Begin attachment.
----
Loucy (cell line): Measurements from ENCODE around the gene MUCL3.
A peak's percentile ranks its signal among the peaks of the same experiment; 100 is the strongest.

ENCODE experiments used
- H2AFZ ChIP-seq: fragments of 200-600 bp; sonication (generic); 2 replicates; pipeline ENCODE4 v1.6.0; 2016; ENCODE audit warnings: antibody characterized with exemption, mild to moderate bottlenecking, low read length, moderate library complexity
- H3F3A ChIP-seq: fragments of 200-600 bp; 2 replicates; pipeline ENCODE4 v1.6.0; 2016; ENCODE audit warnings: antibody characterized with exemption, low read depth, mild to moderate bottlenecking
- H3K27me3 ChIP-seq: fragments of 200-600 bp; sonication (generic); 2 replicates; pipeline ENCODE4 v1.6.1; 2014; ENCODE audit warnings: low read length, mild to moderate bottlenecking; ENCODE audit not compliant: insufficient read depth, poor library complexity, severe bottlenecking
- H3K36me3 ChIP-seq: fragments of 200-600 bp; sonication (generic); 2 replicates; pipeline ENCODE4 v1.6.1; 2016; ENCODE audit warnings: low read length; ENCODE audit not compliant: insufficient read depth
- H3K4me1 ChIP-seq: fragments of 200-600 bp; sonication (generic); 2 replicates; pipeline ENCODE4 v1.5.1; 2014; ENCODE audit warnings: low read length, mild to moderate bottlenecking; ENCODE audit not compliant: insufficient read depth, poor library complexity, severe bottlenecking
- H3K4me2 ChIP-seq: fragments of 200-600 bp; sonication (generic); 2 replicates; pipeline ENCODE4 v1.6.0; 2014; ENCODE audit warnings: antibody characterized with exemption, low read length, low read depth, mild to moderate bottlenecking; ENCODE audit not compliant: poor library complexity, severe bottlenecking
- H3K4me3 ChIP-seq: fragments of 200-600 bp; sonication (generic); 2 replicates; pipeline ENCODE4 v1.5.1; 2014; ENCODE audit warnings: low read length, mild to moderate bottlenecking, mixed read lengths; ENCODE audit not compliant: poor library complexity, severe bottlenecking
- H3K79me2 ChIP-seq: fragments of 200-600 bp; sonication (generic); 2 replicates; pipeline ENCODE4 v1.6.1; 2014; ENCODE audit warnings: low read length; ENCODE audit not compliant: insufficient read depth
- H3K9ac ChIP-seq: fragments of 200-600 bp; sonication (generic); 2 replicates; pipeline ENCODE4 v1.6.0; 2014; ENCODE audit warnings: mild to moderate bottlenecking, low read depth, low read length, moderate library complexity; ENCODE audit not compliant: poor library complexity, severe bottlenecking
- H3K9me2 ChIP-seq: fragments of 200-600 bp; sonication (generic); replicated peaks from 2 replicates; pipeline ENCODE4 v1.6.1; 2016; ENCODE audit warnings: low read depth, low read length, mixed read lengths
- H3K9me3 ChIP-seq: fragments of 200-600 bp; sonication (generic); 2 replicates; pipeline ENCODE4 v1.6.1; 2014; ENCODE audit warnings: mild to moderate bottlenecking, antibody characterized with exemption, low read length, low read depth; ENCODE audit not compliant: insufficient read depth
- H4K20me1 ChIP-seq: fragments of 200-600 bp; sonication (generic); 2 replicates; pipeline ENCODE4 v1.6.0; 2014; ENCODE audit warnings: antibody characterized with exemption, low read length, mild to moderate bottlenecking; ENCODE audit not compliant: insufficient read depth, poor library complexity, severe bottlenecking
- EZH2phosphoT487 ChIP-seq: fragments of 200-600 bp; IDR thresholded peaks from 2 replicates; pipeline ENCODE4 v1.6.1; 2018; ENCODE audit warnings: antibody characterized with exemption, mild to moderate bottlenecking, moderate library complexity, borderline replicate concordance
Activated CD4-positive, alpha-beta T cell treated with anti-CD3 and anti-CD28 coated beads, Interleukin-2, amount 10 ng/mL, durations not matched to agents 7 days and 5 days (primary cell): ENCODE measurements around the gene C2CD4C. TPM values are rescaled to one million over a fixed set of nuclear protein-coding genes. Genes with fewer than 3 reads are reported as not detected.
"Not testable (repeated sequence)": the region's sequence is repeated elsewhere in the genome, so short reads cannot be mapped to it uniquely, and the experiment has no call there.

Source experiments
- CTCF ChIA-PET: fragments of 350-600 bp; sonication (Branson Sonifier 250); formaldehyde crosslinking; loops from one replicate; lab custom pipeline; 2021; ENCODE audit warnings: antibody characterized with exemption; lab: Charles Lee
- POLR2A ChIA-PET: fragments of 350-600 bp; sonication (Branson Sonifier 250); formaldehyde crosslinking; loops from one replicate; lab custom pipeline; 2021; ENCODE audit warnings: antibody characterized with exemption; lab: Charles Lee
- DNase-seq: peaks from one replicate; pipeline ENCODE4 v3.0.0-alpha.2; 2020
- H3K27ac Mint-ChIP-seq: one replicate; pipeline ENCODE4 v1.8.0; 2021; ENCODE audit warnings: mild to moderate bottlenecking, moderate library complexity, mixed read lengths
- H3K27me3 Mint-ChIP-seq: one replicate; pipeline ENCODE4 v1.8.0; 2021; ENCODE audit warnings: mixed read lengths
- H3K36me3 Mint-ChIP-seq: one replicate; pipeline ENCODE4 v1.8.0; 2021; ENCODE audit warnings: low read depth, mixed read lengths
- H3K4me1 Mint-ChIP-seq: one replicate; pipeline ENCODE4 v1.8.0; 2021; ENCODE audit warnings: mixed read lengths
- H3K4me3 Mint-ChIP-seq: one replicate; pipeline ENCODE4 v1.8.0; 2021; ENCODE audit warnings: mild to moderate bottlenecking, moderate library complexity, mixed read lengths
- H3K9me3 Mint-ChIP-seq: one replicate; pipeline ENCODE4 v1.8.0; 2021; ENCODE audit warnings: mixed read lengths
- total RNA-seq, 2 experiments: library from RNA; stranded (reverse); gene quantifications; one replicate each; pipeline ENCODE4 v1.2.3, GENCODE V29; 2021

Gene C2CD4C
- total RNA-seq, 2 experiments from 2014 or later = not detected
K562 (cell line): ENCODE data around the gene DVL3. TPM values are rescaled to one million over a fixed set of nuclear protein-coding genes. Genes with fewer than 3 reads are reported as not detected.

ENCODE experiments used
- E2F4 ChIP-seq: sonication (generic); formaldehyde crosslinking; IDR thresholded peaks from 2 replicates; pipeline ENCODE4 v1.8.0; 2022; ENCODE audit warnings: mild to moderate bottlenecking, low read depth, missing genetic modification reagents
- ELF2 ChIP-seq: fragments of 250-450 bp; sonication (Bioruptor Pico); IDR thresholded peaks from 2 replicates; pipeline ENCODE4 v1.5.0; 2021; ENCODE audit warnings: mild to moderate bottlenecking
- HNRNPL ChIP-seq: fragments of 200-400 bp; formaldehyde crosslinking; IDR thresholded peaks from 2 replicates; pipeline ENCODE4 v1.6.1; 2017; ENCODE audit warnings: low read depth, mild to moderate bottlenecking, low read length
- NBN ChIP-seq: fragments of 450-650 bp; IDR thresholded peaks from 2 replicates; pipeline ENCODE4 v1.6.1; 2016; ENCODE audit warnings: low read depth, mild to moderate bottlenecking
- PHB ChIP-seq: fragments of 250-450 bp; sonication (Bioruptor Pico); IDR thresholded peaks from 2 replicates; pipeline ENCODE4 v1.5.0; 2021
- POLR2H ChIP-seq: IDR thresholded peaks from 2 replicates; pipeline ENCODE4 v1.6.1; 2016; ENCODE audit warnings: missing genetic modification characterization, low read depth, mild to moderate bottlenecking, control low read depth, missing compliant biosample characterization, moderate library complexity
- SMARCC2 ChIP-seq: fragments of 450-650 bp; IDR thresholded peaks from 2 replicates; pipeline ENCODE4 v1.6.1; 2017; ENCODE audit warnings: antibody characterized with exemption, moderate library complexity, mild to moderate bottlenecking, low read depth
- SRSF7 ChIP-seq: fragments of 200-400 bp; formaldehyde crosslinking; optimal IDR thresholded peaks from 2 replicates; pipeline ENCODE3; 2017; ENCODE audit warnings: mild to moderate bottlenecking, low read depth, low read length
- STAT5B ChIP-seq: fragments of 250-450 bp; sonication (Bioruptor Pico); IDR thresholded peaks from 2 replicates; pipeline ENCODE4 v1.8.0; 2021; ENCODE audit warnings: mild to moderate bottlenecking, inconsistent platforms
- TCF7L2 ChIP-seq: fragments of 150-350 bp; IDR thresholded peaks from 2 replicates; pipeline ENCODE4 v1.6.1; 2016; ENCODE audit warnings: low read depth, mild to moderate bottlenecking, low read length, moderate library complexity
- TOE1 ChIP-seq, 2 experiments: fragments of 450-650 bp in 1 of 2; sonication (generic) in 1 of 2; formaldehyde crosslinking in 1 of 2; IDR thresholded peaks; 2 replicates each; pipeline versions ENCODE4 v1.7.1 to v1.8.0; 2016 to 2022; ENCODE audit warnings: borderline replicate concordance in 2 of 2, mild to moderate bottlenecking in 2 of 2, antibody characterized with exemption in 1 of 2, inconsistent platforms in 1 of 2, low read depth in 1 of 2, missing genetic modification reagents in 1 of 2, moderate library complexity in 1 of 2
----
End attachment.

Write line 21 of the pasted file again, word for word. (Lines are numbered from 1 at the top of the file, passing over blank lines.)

- POLR2A ChIA-PET: fragments of 350-600 bp; sonication (Branson Sonifier 250); formaldehyde crosslinking; loops from one replicate; lab custom pipeline; 2021; ENCODE audit warnings: antibody characterized with exemption; lab: Charles Lee